Everything You Need To Know About 2019’s Last Super Moon
This year’s third and final supermoon, The Full Worm Supermoon, is set to coincide with the spring equinox on Wednesday, March 20. If you saw the moon last night or this morning, you caught a preview, but not the real deal.
In case you missed it, a supermoon is a full moon that nearly coincides with the closest that the moon comes to the Earth in its elliptic orbit, resulting in a slightly larger than usual size viewed from Earth (Thanks Wikipedia) This a pretty basic explanation, but if you'd like to go down the rabbit hole of supermoons, feel free to Google away.
If you didn’t get to catch the Super Blood Wolf Moon in January or the Full Snow Supermoon in February due to your location or more likely the cloud cover on those nights, the Full Worm Supermoon is expected to appear brighter and bigger than normal given that the sky is clear and dark. The Full Worm Supermoon will mark the first time a full moon and the spring equinox (or vernal equinox) have coincided within four hours of each other in 19 years, according to the Old Farmer's Almanac.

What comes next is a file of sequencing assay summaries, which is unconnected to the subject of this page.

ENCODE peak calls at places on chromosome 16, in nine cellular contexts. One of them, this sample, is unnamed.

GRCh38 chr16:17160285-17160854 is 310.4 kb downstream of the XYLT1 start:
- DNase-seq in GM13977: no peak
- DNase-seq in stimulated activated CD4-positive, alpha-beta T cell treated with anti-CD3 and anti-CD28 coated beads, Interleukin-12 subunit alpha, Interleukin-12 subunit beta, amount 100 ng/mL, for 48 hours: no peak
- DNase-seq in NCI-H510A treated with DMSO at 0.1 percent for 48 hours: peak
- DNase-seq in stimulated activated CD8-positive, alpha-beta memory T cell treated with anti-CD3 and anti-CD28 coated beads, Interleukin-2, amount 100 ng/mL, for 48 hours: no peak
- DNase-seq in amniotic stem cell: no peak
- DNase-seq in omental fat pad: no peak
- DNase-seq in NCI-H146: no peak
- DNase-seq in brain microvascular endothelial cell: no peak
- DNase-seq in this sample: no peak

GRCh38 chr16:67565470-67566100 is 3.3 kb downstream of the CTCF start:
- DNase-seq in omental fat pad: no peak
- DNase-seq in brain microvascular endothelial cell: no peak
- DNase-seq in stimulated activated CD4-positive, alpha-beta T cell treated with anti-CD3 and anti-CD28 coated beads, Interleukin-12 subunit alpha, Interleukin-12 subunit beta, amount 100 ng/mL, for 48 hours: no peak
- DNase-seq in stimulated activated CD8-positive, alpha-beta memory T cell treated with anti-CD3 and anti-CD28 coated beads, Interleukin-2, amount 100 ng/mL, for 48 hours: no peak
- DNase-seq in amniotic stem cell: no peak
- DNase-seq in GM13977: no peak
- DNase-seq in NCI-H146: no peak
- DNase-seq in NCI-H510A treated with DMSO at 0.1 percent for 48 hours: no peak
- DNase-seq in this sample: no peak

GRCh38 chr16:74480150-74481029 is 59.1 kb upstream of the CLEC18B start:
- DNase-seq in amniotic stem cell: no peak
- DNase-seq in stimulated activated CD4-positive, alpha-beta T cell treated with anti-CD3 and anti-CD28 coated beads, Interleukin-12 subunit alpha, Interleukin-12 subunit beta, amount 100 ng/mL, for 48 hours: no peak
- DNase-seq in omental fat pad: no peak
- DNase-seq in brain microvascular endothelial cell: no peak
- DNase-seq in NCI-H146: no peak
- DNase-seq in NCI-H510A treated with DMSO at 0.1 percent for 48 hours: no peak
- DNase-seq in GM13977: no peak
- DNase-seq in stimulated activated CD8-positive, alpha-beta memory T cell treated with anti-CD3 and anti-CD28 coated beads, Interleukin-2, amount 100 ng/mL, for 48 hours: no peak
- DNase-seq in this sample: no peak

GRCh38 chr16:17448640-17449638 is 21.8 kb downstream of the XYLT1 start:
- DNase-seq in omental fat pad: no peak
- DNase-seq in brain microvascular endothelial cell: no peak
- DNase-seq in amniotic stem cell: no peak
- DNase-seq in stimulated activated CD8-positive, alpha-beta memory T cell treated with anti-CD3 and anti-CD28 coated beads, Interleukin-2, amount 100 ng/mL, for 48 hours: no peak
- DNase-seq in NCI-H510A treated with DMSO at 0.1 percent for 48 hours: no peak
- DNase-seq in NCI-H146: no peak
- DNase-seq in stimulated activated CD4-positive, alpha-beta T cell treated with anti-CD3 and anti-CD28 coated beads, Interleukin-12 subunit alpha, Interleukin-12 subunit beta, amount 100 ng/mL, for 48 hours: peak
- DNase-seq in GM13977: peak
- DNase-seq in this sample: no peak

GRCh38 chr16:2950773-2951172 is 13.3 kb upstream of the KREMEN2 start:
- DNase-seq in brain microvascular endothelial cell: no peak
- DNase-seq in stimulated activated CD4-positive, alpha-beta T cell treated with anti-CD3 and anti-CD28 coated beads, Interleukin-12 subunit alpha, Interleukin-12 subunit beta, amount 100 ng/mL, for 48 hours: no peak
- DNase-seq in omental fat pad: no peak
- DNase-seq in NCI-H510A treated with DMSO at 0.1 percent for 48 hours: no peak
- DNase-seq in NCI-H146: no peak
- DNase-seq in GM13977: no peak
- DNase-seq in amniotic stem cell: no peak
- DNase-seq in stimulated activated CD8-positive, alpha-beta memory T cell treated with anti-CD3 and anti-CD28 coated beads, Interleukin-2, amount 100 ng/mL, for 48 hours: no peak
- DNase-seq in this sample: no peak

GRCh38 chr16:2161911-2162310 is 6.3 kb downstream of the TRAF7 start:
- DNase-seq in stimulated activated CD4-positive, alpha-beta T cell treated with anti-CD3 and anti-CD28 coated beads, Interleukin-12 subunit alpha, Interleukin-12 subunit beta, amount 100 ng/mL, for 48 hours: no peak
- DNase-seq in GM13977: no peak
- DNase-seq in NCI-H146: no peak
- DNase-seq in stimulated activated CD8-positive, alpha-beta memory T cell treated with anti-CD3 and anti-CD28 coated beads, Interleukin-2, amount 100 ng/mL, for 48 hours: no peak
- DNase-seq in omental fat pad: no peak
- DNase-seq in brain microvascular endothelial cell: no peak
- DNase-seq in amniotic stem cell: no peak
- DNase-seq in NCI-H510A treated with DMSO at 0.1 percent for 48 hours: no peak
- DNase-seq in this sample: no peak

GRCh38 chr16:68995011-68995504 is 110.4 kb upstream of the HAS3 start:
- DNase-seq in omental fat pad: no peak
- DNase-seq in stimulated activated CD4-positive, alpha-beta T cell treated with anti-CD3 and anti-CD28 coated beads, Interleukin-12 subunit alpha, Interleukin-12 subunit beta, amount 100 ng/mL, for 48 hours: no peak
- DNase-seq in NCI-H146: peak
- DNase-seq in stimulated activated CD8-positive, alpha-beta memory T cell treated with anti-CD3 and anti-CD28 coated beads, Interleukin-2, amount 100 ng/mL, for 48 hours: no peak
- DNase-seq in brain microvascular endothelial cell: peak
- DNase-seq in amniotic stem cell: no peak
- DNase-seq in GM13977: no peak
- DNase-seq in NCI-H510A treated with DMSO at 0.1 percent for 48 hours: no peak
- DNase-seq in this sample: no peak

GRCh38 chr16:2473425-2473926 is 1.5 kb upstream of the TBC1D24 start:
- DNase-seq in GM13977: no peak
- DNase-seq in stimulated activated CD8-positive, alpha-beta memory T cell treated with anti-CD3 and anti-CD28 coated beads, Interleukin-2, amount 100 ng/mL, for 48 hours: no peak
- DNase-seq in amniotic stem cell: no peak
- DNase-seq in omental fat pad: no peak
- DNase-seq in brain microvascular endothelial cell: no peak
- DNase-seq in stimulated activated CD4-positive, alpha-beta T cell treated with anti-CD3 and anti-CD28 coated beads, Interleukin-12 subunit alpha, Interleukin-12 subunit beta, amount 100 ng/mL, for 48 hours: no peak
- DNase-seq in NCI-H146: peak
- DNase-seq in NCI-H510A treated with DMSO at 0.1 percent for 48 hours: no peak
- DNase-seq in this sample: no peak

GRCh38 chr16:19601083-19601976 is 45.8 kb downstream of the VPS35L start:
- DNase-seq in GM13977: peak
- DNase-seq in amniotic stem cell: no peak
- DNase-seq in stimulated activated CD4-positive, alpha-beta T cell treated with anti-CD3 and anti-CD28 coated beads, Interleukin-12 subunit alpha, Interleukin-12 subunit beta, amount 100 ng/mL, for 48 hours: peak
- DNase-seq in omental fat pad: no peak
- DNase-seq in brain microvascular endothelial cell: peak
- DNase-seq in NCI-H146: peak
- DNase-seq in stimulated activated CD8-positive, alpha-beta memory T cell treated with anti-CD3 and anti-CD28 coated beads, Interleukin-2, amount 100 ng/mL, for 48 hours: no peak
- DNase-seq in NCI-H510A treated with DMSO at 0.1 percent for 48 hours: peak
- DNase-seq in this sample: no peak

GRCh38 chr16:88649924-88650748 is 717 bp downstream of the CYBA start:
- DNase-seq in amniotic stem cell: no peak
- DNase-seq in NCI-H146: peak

So what's with this name? According to The Old Farmer’s Almanac, Native American and other traditional names for full moons were created to track the seasons. March’s supermoon was referred to as the Full Worm Moon because the ground begins to soften and earthworm casts (yes, a fancy name for worm poo) begin to appear, which brings robins and other birds to feed, marking the start of spring.
The Full Worm Supermoon will be on full display beginning around 9:40 p.m. Eastern Standard Time, tomorrow, Wed March 20.